Table 1 Participant demographics
Table 2 Number and proportion(%) of participants in each category of the 1-10 UCLA activity score

Correlates of raw (0-10) UCLA activity score to self-reported function, kinesiophobia, self-efficacy and quality of life

Significant, weak, positive correlations were observed between UCLA activity score and KOOS-12 (Spearman’s rho: 0.1961; p< 0.001), ASES-8 (0.1983; p= 0.004) and EQ-5D-5L (0.2078; p< 0.001). A significant, weak, negative correlation was observed between UCLA and the BFOM (-0.2183; p< 0.001). Refer to Fig. 1 (A-D) for more details.

Fig. 1
figure 1

Correlation between linear UCLA Activity Score with KOOS-12 (A), ASES-8 (B), EQ-5D-5L (C) and BFOM (D). KOOS-12 = Knee Osteoarthritis Outcome score, ASES-8 = Arthritis Self-efficacy Scale, EQ-5D-5L = measure of quality of life, UCLA = UCLA activity score

Categorization of UCLA activity score

The proportion of people with knee osteoarthritis being classified as inactive or having low, moderate, high or very high physical activity levels are presented in Fig. 2. Most participants self-reported low physical activity levels (n=265/425, 62.35%).

Fig. 2
figure 2

Proportion (%) of people with knee osteoarthritis being categorized as inactive or having low, moderate, high or very high physical activity levels using the UCLA activity scor

BMI = Body Mass Index, OA = Osteoarthritis, Inactive = 1-2 on UCLA activity score, Low = 3-4 on UCLA activity score, Moderate = 5-6 on UCLA activity score, High = 7-8 on UCLA activity score, Very high = 9-10 on UCLA activity scoree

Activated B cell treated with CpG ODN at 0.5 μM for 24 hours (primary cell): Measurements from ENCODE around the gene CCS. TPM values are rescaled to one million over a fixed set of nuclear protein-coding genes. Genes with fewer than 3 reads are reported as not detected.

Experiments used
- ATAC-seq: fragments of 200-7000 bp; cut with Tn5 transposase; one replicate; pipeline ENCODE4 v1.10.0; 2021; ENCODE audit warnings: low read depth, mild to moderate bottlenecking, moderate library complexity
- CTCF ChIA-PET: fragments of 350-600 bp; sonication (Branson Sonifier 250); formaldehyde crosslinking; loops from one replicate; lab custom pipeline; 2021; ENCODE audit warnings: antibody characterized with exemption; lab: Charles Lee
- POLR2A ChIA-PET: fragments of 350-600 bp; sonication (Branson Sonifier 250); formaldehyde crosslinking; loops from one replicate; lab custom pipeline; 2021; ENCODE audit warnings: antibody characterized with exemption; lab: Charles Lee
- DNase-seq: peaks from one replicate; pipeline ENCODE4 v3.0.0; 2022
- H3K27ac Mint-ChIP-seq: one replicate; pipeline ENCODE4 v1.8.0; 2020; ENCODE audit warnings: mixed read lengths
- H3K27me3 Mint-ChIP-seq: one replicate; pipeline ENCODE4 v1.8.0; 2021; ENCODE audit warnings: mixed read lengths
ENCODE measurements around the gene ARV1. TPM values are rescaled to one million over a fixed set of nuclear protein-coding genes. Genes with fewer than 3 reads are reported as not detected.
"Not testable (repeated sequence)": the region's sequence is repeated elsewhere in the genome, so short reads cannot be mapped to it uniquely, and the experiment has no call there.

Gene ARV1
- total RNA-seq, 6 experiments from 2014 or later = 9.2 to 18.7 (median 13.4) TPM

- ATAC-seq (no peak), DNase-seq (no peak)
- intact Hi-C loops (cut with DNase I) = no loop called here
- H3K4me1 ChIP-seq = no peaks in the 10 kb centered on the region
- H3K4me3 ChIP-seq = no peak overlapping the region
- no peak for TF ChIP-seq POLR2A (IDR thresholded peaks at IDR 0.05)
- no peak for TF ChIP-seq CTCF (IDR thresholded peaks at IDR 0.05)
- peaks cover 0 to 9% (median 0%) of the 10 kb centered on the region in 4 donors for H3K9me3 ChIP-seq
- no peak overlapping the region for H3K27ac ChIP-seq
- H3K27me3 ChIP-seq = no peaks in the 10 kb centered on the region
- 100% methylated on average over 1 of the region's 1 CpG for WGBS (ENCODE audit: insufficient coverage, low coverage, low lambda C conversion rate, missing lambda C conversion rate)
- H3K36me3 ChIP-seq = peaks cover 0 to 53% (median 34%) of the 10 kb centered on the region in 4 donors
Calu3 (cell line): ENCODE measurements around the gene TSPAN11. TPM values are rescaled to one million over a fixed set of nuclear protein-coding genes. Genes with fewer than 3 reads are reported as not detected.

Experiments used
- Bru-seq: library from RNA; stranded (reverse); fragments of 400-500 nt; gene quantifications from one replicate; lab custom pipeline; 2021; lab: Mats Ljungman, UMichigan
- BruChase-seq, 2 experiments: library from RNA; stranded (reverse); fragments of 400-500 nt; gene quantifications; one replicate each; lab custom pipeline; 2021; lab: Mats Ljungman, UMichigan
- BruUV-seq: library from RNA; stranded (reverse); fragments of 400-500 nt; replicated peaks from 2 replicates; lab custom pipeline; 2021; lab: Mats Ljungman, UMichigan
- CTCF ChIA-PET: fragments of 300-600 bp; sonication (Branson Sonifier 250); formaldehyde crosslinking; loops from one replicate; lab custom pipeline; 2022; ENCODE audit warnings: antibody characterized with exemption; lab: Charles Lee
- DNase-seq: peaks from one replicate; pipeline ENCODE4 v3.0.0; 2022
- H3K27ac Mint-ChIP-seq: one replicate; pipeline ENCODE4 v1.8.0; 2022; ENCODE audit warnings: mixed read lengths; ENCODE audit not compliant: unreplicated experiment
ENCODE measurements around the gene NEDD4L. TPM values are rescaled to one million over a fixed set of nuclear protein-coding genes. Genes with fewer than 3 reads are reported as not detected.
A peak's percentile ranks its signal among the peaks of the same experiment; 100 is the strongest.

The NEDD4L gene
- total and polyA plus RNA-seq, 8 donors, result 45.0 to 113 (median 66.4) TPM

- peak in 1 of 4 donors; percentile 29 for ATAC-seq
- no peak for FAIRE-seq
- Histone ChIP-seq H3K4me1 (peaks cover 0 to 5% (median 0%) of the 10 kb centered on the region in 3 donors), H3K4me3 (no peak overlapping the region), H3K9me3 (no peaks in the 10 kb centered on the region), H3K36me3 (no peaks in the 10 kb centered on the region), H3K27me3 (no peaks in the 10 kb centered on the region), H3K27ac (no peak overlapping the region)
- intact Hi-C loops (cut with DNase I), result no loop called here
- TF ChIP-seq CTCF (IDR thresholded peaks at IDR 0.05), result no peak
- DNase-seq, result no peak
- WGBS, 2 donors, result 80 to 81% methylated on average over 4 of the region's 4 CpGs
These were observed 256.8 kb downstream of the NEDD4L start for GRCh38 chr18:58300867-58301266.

Correlates of categorized UCLA activity score to self-reported function, kinesiophobia, self-efficacy and quality of life

Comparisons of mean and standard deviation scores between differing UCLA activity score categorizations are presented in Table 3. Significant differences were observed between physical activity level and KOOS-12, EQ-5D-5L and BFOM (p< 0.05). Post-hoc pairwise comparison with Bonferroni correction was performed for KOOS-12 and for BFOM. For KOOS-12, participants with moderate physical activity level had significantly higher, but clinically unimportant differences (i.e., MD = <11.1 [46]), in KOOS-12 than those who are either inactive (mean difference [MD], 95% CI: 10.19, 2.27 to 18.16) or had low physical activity level (MD, 95% CI; 6.22, 0.87 to 11.56). For BFOM, participants with moderate physical activity level had significantly lower BFOM scores compared to inactive participants (MD, 95% CI: -3.18, -5.79 to -0.57). Post-hoc pairwise comparison with Dunnett C was performed for EQ-5D-5L as the homogeneity of variance was not met. For EQ-5D-5L, participants with moderate physical activity levels had significantly higher EQ-5D-5L compared to those who were either inactive (MD, 95% CI: 0.24, 0.05 to 0.44), or had low physical activity levels (MD, 95% CI: 0.10, 0.01 to 0.19). Participants with very high physical activity level had a significantly higher EQ-5D-5L compared to those who were inactive (MD, 95% CI: 0.42, 0.22 to 0.62), or who had low (MD, 95% CI: 0.27, 0.17 to 0.38) or moderate physical activity levels (MD, 95% CI: 0.17, 0.05 to 0.29). See Additional file 1 (Tables S2, S3, S4) for more details.

Table 3 Mean and standard deviation of self-reported outcomes physical activity categorization

Regression analyses and cross tabulation